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Old 02-14-2010, 03:52 PM
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BEC BEC is offline
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Join Date: Feb 2009
Location: Auburn, Washington
Posts: 3,259
Default Eagle Tree Systems altitude sensor as rocket altimeter

Eagle Tree Systems is a leader in on board logging tools for RC airplanes, boats and cars for some time. I've been using their microPower onboard logger in my electric airplanes for awhile. They have an array of add-on sensors for things like GPS location, temperatures, servo current, and also airspeed and altitude.

Their most recent airspeed and altitude sensors can also function as peak-reading units in standalone mode and have a single digit LED display to tell you after a flight what the max altitude or airspeed was. Generally they get plugged into an RC receiver for power but there are other ways to do that.

Just yesterday I used the combination of the altitude sensor (first one at this link ) and Winged Shadow Systems' battery board (here ) as a peak-reading rocket altimeter. I packaged both in a short section of PST-50 tubing, provided a few small holes to allow the inside of the tube to see static air pressure, and put it on top of an Estes HiJinks RTF.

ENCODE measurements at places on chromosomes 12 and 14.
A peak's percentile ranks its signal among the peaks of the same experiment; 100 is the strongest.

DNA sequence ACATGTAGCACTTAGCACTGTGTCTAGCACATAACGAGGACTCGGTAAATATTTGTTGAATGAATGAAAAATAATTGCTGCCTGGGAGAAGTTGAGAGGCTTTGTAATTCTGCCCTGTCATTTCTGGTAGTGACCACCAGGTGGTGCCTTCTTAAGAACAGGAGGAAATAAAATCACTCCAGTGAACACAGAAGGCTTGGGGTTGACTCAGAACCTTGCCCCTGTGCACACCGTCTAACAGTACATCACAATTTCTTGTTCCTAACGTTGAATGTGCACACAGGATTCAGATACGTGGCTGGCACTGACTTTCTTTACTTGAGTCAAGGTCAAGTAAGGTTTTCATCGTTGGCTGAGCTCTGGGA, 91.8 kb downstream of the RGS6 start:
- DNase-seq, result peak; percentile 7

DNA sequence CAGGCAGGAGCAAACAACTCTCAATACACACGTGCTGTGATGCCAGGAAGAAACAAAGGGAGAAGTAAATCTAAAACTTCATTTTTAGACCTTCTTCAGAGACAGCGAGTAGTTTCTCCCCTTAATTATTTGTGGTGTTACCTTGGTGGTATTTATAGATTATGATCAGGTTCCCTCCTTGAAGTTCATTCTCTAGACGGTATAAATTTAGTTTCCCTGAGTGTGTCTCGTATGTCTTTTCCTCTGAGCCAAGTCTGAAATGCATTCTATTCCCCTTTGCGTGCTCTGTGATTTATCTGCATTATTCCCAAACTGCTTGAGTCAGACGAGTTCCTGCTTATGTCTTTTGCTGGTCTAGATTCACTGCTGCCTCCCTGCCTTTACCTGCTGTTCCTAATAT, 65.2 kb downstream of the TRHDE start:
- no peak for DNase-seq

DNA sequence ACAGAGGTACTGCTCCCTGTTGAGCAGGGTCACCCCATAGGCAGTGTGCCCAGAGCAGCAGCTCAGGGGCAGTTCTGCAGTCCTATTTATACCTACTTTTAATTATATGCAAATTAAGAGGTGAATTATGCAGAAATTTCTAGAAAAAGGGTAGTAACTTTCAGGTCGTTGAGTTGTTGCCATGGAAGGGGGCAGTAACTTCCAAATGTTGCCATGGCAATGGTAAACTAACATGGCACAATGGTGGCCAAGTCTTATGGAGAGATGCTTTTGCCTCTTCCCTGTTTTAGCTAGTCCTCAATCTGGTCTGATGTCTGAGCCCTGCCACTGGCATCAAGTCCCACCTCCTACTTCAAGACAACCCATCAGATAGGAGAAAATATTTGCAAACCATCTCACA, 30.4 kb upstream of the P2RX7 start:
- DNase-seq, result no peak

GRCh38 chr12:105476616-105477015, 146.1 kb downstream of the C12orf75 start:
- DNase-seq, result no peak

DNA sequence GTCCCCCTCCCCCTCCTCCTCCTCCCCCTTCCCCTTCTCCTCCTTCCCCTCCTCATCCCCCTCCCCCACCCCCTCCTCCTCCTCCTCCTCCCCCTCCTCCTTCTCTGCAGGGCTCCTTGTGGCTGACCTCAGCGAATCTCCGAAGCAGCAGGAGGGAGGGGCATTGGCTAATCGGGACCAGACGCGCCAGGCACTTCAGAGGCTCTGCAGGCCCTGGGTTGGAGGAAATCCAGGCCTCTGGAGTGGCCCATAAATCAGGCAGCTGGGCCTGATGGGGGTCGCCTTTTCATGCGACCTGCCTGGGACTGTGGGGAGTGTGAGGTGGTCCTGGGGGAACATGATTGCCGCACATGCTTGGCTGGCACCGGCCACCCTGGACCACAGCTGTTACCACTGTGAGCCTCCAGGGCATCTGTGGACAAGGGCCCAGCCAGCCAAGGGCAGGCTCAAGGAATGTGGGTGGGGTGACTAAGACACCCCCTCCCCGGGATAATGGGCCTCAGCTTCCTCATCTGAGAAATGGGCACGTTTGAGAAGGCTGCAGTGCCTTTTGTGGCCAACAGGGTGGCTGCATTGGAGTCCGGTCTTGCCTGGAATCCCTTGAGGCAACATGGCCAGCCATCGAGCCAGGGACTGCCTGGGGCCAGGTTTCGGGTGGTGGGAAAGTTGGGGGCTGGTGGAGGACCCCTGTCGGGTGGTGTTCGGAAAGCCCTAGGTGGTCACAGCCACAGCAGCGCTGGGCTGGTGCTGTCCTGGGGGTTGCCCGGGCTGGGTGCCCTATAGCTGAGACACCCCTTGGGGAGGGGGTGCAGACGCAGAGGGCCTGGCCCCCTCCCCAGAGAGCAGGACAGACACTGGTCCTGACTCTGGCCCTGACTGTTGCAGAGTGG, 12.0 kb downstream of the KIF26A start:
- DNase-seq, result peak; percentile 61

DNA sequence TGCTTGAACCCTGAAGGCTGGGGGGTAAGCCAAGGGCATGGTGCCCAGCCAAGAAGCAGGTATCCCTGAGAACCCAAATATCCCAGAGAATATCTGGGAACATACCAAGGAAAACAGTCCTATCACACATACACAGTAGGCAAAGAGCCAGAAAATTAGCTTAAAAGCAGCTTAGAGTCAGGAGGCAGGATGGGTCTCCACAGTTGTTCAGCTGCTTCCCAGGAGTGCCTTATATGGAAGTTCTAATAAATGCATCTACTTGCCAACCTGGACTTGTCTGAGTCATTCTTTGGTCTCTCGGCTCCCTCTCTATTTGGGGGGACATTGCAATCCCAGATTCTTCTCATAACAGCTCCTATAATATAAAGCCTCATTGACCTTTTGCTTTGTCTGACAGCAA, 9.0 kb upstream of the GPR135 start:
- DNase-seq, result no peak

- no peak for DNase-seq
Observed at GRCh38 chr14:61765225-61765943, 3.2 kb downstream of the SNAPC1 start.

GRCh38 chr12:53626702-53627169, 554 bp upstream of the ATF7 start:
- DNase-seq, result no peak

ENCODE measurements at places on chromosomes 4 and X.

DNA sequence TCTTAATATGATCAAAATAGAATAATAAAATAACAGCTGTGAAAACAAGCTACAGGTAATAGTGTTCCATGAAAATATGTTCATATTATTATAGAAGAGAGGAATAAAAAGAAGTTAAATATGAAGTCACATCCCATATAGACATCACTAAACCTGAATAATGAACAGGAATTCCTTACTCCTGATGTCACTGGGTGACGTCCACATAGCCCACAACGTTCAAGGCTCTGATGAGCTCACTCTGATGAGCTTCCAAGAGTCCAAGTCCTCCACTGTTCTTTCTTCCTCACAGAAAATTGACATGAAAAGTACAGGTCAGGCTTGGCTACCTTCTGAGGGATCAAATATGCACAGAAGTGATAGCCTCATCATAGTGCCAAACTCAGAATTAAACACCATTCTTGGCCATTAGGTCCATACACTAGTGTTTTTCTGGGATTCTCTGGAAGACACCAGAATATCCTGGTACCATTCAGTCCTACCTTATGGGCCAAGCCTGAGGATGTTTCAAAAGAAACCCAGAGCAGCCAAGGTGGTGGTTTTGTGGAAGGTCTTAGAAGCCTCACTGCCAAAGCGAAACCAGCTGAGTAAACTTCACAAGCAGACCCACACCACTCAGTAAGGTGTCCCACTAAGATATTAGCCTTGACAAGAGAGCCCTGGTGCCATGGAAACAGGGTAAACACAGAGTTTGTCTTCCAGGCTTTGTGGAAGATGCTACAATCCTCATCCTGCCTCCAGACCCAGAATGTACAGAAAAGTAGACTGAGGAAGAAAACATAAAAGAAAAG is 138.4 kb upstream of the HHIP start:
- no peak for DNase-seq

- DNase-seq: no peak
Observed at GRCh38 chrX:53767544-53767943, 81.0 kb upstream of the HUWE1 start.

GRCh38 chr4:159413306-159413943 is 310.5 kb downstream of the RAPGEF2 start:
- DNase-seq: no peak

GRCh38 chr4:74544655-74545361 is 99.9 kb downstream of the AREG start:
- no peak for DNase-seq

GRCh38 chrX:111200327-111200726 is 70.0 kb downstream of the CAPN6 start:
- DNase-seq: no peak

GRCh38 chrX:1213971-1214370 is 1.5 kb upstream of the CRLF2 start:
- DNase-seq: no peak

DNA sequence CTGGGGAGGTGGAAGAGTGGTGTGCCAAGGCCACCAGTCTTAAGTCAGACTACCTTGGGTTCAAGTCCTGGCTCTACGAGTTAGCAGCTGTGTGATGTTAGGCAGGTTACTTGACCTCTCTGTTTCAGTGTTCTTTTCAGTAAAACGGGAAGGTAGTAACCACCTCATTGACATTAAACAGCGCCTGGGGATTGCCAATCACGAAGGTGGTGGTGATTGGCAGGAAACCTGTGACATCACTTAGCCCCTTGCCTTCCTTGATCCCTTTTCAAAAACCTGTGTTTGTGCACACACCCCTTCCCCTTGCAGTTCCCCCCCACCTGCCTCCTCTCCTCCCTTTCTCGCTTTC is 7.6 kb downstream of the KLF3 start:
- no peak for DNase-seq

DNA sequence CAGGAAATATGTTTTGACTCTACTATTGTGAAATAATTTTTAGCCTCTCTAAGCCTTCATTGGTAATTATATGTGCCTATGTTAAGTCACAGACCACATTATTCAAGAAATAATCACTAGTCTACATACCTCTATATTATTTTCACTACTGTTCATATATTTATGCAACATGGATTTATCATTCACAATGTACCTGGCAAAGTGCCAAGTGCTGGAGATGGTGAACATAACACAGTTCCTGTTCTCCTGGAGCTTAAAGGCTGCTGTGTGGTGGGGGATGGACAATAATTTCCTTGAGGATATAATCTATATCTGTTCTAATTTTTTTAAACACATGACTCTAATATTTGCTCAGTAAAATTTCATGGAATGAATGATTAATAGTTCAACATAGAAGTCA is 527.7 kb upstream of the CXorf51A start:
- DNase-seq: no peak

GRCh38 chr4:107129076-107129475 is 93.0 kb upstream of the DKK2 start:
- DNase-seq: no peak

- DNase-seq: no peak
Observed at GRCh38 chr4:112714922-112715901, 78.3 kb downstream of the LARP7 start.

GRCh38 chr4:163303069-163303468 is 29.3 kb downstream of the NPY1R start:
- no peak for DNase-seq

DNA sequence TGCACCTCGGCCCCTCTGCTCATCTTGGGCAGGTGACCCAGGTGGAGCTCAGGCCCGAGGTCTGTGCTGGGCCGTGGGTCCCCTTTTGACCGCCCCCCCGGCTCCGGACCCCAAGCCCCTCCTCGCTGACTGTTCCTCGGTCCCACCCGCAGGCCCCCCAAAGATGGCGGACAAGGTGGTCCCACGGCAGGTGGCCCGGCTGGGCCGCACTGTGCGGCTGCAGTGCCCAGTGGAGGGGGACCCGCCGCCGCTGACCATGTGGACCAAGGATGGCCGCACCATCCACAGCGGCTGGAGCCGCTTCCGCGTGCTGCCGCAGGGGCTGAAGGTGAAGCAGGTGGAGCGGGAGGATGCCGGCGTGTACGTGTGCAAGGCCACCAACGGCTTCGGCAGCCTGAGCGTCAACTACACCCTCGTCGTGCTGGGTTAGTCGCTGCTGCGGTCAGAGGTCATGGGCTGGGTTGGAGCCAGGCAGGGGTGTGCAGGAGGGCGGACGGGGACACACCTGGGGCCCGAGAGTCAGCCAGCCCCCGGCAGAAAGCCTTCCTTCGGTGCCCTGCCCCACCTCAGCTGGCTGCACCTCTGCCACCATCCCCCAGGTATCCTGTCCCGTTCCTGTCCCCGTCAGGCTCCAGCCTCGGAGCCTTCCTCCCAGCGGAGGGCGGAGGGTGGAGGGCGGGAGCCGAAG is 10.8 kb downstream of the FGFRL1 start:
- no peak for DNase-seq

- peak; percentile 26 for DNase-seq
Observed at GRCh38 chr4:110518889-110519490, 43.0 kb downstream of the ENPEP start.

This combo is heavier than the Winged Shadow Systems How High SP but exchanges the single blinking LED for altitude readout for a single digit LED display that flashes the numbers in sequence - no counting required. I'm going to look into using a single tiny lipoly cell to reduce the weight. And, of course, I could remove the lead that is used to attach the sensor to the data logger if I were to dedicate this particular one just to standalone operation to save weight and bulk. I may do that.

But first I need fly it as is some more to get a feel for how well it works. Yesterday I got three flights. The two A-impulse flights returned lower-than-expected altitudes (94 and 71 feet) for the liftoff mass but the B-impulse flight value (365 feet) was very plausible. These judgments are based on flying a How High SP in the same payload section but on a Rascal RTF. But it was raining lightly at the time...and the one other A-impulse reference flight I made (on an Alpha III) also seemed not to go as high as I'd expect.

Anyway - pictures: Shown are the altitude sensor and the battery board connected to one another and the display lit, what it looks like all packed into the payload section and one of the payload section on the rocket.

FYI - The sensor and the battery board together weight 0.46 ounce. The rocket as shown weighs 1.76 ounces with no wadding or motor installed.
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